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Is a hollowed out fuselage ideal?

  1. Mar 7, 2015 #1
    The air passes through the fuselage. Will it have bad effects on the aerocraft? illustration.png
    Yes, I have horrible drawing skills.
     
  2. jcsd
  3. Mar 7, 2015 #2

    DaveC426913

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    Why is this a good thing in your opinion?

    I mean, lots of craft are essentially hollow tubes, but I suspect you weren't thinking in terms of a propulsion cavity.

    North_American_F86-01.JPG
     
  4. Mar 7, 2015 #3
    It becomes a pain to integrate avionics, fuel, and other essentials into the aircraft when a good portion of that internal volume exists so that air can flow through it. Not only that but skin friction drag would increase because there's more wetted area for boundary layers to form on.
     
  5. Mar 8, 2015 #4
    What if it's a plain 'ol tube? Without engines and that?
     
  6. Mar 8, 2015 #5

    DaveC426913

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    What is your rationale? What problem are you hoping it solves?

    I'm not suggesting there is anything wrong with the idea, but if I posed a question such as 'what if I made a television shaped like a donut?', wouldn't you need to ask about my logic before answering?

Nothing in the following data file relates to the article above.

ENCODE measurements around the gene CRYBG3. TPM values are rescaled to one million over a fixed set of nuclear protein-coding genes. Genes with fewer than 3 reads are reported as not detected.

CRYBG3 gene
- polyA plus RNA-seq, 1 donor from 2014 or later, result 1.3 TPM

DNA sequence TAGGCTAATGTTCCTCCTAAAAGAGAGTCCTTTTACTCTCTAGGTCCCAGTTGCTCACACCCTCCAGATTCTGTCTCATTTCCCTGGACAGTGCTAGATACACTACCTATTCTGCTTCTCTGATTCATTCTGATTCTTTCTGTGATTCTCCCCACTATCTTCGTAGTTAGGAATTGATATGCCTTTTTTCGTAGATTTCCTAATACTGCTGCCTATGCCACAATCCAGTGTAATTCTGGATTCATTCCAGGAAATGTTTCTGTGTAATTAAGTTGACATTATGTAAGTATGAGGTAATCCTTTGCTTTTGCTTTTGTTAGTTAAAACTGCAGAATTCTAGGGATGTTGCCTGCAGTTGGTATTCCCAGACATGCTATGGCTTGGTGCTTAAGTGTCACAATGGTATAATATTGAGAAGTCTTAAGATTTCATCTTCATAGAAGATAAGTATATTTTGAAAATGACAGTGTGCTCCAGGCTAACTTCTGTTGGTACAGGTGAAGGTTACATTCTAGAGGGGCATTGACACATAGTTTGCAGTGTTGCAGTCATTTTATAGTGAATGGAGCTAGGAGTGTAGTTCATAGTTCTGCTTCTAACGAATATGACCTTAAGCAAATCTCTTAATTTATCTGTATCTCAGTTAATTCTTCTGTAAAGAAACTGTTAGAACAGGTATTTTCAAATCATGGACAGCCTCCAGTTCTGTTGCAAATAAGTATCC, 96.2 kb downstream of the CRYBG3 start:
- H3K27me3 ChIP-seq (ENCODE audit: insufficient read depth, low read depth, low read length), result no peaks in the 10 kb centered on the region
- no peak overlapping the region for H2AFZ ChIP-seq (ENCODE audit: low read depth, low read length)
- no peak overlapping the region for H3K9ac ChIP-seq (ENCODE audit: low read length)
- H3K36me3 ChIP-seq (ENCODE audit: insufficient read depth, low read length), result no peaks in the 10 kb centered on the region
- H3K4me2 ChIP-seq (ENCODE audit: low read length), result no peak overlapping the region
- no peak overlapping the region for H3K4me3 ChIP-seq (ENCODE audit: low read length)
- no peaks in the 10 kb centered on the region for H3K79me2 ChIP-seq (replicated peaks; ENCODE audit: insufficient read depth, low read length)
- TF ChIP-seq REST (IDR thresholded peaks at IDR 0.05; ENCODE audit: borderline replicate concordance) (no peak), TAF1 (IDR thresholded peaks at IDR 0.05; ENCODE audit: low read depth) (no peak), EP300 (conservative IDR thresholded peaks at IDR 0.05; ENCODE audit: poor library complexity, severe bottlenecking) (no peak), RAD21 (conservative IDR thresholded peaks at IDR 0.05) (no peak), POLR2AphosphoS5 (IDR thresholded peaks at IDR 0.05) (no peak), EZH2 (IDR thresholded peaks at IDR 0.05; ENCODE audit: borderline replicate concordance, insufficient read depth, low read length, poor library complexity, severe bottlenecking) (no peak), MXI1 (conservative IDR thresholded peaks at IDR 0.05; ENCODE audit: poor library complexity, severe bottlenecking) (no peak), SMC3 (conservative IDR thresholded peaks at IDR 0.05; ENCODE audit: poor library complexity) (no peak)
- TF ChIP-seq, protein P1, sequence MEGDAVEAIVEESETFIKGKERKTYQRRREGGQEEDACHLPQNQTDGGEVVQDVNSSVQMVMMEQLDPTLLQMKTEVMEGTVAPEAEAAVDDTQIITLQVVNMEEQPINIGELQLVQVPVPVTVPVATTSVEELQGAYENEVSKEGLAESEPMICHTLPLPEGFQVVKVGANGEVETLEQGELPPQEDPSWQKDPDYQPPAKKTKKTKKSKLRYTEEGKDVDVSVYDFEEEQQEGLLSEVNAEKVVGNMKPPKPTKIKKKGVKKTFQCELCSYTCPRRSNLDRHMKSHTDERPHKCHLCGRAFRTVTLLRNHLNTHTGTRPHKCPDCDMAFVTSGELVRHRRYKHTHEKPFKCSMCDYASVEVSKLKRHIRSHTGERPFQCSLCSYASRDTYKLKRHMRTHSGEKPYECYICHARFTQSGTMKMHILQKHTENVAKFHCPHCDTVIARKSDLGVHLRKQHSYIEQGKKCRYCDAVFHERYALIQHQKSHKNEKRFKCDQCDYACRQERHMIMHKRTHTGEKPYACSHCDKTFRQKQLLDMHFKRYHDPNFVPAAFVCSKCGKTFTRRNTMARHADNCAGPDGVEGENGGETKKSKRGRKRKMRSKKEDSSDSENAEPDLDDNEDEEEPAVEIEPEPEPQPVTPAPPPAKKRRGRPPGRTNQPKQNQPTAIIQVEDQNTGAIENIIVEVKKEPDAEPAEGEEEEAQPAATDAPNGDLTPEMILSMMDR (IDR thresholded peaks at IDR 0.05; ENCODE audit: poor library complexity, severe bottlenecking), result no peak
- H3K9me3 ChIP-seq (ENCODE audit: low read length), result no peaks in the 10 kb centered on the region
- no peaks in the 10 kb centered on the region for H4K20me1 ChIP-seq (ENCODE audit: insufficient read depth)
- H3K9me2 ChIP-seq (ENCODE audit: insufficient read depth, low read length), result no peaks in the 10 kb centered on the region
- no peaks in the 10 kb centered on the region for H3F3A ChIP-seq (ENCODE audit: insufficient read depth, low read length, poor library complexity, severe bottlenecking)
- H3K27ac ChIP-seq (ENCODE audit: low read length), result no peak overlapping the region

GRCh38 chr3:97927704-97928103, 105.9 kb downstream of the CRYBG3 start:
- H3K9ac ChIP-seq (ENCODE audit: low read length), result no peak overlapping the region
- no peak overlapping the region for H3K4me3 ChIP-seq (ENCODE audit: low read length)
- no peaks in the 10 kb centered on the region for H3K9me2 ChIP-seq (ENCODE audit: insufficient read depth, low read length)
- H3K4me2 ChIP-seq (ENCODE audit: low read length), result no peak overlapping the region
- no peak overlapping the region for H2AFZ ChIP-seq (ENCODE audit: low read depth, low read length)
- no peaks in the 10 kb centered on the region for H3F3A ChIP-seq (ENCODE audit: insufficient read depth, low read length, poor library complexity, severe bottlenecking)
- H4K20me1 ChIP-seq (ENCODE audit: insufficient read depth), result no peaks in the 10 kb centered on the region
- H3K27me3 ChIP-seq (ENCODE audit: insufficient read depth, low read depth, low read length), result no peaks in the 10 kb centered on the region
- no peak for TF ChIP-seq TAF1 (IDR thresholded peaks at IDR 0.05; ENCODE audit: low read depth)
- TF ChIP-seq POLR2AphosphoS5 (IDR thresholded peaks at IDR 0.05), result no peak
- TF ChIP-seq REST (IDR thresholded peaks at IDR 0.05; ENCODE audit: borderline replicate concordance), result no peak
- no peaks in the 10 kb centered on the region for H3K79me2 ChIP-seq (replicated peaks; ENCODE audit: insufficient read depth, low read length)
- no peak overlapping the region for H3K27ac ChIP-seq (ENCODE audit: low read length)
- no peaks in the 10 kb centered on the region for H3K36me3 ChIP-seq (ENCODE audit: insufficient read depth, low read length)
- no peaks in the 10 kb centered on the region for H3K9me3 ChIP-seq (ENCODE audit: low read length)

7. Mar 8, 2015 #6
    I think of like manipulating the flow of air with the shape of the tube, like adding extra lift.
     
  8. Mar 8, 2015 #7

    DaveC426913

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    Would it provide an advantage over the typical wing surfaces usually used? Enough to offset the disadvantages?
     
  9. Mar 13, 2015 #8

    FactChecker

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    There are a cases where some air flow is diverted through the fuselage for beneficial effects. It can be used to delay separation from the wing or to avoid having too much air going through the engine. But it is done for specific reasons like those.

    There were early biplanes. In this era of lift bodies, maybe there could be a "biplane" version of a lifting body. I don't know what the advantage would be, but there are all types of strange things being investigated these days.
     
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